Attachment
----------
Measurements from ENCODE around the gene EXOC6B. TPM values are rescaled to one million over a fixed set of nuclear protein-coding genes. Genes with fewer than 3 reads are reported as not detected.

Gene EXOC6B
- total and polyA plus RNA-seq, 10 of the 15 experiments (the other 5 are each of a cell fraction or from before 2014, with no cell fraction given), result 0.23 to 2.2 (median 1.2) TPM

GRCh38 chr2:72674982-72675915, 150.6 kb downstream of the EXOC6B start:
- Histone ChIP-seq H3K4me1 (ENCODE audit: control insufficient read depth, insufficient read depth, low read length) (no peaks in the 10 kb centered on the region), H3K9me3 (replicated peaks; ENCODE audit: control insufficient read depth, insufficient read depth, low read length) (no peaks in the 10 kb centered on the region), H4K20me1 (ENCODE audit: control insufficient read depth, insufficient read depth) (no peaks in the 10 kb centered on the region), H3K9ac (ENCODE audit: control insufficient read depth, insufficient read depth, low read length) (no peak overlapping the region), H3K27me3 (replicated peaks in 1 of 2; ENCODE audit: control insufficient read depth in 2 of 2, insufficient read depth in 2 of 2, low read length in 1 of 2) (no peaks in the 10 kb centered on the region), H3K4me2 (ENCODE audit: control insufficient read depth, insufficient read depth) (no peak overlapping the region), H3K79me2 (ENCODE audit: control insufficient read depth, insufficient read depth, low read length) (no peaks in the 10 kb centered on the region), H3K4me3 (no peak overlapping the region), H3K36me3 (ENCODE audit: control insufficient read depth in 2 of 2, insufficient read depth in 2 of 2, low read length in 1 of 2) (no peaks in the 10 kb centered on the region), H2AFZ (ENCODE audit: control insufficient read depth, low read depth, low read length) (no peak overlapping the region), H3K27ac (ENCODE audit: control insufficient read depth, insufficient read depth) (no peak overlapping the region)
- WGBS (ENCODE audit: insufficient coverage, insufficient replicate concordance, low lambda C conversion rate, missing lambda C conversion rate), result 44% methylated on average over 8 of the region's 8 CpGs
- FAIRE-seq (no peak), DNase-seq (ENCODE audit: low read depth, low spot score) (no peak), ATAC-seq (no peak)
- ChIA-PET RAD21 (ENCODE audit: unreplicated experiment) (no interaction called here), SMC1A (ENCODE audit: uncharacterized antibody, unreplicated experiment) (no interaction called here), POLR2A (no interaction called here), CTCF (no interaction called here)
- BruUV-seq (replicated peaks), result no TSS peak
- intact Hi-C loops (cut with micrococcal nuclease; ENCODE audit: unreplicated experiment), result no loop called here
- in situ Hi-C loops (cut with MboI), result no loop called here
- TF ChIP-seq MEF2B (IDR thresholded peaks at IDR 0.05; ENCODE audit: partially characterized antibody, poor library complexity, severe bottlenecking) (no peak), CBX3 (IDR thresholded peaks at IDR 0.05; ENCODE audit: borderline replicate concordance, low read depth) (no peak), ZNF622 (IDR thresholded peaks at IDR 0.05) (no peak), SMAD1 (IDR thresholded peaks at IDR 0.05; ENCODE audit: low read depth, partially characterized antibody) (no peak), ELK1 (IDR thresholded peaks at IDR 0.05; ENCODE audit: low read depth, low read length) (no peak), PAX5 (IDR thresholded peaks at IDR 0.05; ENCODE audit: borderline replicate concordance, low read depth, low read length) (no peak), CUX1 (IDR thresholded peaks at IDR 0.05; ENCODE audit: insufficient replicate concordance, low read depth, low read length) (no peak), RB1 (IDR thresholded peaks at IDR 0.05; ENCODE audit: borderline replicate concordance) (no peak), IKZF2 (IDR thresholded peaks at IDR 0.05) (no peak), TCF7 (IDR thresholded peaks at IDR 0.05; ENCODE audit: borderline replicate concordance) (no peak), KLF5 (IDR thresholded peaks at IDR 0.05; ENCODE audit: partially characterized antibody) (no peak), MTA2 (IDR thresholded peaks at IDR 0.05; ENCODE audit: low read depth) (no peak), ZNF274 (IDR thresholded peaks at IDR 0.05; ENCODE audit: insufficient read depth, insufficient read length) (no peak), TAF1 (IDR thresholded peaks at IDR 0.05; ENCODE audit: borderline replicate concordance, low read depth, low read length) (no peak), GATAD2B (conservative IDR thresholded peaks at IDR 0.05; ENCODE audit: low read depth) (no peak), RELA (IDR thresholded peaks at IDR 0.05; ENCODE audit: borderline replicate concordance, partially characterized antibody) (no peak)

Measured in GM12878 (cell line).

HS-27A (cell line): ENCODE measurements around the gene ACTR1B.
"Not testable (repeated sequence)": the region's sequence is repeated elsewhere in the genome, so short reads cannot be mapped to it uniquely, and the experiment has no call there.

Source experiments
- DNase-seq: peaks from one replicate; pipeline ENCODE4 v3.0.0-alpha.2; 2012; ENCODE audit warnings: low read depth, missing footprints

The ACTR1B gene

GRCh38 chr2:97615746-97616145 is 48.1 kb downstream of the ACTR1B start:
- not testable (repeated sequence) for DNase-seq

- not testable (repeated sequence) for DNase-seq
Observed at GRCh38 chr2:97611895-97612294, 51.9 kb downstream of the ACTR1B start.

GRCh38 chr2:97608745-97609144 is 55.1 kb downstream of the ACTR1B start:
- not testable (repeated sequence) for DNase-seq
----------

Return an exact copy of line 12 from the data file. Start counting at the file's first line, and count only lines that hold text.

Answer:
- TF ChIP-seq MEF2B (IDR thresholded peaks at IDR 0.05; ENCODE audit: partially characterized antibody, poor library complexity, severe bottlenecking) (no peak), CBX3 (IDR thresholded peaks at IDR 0.05; ENCODE audit: borderline replicate concordance, low read depth) (no peak), ZNF622 (IDR thresholded peaks at IDR 0.05) (no peak), SMAD1 (IDR thresholded peaks at IDR 0.05; ENCODE audit: low read depth, partially characterized antibody) (no peak), ELK1 (IDR thresholded peaks at IDR 0.05; ENCODE audit: low read depth, low read length) (no peak), PAX5 (IDR thresholded peaks at IDR 0.05; ENCODE audit: borderline replicate concordance, low read depth, low read length) (no peak), CUX1 (IDR thresholded peaks at IDR 0.05; ENCODE audit: insufficient replicate concordance, low read depth, low read length) (no peak), RB1 (IDR thresholded peaks at IDR 0.05; ENCODE audit: borderline replicate concordance) (no peak), IKZF2 (IDR thresholded peaks at IDR 0.05) (no peak), TCF7 (IDR thresholded peaks at IDR 0.05; ENCODE audit: borderline replicate concordance) (no peak), KLF5 (IDR thresholded peaks at IDR 0.05; ENCODE audit: partially characterized antibody) (no peak), MTA2 (IDR thresholded peaks at IDR 0.05; ENCODE audit: low read depth) (no peak), ZNF274 (IDR thresholded peaks at IDR 0.05; ENCODE audit: insufficient read depth, insufficient read length) (no peak), TAF1 (IDR thresholded peaks at IDR 0.05; ENCODE audit: borderline replicate concordance, low read depth, low read length) (no peak), GATAD2B (conservative IDR thresholded peaks at IDR 0.05; ENCODE audit: low read depth) (no peak), RELA (IDR thresholded peaks at IDR 0.05; ENCODE audit: borderline replicate concordance, partially characterized antibody) (no peak)